Finlayson-Pitts, B. J. and Pitts, J. N.: Chemistry of the Upper and Lower Atmosphere: Theory, Experiments and Applications, Academic Press, San Diego, 2000.

Fontijn, A., Sabadell, A. J., and Ronco, R. J.: Homogenous chemiluminescent measurement of nitric oxide with ozone, Anal. Chem., 42, 575–579, 1970.

Haagen-Smit, A. J. and Fox, M. M.: Photochemical ozone formation with hydrocarbons and automobile exhaust, J. Air Pollut. Control Assoc., 4, 105–108, 1954.

Hansen, A. D. A., Rosen, H., and Novakov, T.: Real-time measurement of the aerosol absorption-coefficient of aerosol particles, Appl. Opt., 21, 3060–3062, 1982.

Herriott, D. and Schulte, H.: Folded optical delay lines, Appl. Opt., 4, 883–889, 1965.

Kebabian, P. L., Herndon, S. C., and Freedman, A.: Detection of nitrogen dioxide by cavity attenuated phase shift spectroscopy, Anal. Chem., 77, 724–728, 2005.

Kebabian, P. L., Wood, E. C., Herndon, S. C., and Freedman, A.: A practical alternative to chemiluminescence-based detection of nitrogen dioxide: Cavity attenuated phase shift spectroscopy, Environ. Sci. Tech., 42, 6040–6045, 2008.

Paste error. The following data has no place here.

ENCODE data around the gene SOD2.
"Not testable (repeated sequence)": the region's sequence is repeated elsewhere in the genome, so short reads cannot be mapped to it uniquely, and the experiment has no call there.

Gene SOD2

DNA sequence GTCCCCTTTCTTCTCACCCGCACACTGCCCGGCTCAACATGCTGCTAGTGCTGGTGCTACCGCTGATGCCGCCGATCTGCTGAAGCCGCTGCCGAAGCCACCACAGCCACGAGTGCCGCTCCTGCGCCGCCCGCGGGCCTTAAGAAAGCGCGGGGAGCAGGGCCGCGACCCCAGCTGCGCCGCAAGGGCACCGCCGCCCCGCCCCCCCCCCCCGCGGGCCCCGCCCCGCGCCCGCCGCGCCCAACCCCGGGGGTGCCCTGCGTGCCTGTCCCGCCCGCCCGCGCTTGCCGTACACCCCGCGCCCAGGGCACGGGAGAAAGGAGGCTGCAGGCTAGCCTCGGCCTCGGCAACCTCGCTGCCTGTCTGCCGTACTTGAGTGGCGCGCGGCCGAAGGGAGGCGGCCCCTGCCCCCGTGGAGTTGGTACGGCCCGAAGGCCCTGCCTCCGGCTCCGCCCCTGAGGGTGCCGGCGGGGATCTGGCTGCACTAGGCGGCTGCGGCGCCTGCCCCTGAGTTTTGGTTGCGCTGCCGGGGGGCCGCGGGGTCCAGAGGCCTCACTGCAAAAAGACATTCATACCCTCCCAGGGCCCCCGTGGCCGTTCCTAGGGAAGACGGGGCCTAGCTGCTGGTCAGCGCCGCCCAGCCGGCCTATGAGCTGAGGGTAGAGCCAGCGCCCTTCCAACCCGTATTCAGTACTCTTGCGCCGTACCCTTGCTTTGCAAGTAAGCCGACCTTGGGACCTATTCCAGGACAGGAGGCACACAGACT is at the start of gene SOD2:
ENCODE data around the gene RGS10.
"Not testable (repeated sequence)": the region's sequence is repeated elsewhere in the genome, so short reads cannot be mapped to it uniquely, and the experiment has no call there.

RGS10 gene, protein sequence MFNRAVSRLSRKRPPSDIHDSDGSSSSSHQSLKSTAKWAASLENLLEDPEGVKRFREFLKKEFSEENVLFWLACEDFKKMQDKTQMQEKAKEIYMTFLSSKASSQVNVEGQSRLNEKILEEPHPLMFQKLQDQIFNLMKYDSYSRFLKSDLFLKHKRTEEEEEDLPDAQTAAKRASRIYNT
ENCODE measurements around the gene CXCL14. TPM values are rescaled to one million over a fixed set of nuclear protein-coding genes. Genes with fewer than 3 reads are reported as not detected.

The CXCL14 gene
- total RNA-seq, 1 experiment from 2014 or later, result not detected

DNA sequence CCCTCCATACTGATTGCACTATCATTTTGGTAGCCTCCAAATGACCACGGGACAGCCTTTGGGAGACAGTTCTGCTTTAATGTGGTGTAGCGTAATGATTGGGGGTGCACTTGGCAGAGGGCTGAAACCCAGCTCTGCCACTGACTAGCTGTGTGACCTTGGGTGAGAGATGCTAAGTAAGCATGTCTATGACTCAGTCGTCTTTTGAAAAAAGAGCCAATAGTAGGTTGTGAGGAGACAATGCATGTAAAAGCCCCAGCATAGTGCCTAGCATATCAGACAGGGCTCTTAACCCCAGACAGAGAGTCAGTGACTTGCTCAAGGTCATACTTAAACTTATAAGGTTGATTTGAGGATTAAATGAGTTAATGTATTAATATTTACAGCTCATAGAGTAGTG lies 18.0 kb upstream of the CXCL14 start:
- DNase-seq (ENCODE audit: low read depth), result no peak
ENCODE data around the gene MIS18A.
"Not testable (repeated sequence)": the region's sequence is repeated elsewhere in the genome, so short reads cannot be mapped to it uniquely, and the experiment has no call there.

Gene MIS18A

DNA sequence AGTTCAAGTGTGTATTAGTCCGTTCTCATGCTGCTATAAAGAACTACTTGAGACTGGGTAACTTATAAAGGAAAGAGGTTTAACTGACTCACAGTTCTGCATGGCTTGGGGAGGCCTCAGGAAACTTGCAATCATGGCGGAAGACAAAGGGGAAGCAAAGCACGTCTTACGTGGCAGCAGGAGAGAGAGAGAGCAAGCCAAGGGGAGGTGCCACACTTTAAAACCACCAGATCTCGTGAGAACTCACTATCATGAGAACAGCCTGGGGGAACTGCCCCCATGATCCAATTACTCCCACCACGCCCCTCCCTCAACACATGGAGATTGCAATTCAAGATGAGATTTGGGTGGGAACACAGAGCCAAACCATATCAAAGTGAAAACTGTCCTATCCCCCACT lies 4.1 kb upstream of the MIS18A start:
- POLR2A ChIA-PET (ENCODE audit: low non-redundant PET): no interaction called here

Keller-Rudek, H., Moortgat, G. K., Sander, R., and Sörensen, R.: The MPI-Mainz UV/VIS spectral atlas of gaseous molecules of atmospheric interest, Earth Syst. Sci. Data, 5, 365–373, https://doi.org/10.5194/essd-5-365-2013, 2013.

Massoli, P., Kebabian, P. L., Onasch, T. B., Hills, F. B., and Freedman, A.: Aerosol light extinction measurements by Cavity Attenuated Phase Shift (CAPS) Spectroscopy: Laboratory validation and field deployment of a compact aerosol particle extinction monitor, Aerosol Sci. Technol., 44, 428–435, 2010.

Moosmüller, H., Varma, R., and Arnott, W. P.: Cavity ring-down and cavity-enhanced detection techniques for the measurement of aerosol extinction, Aerosol Sci. Technol., 39, 30–39, 2005.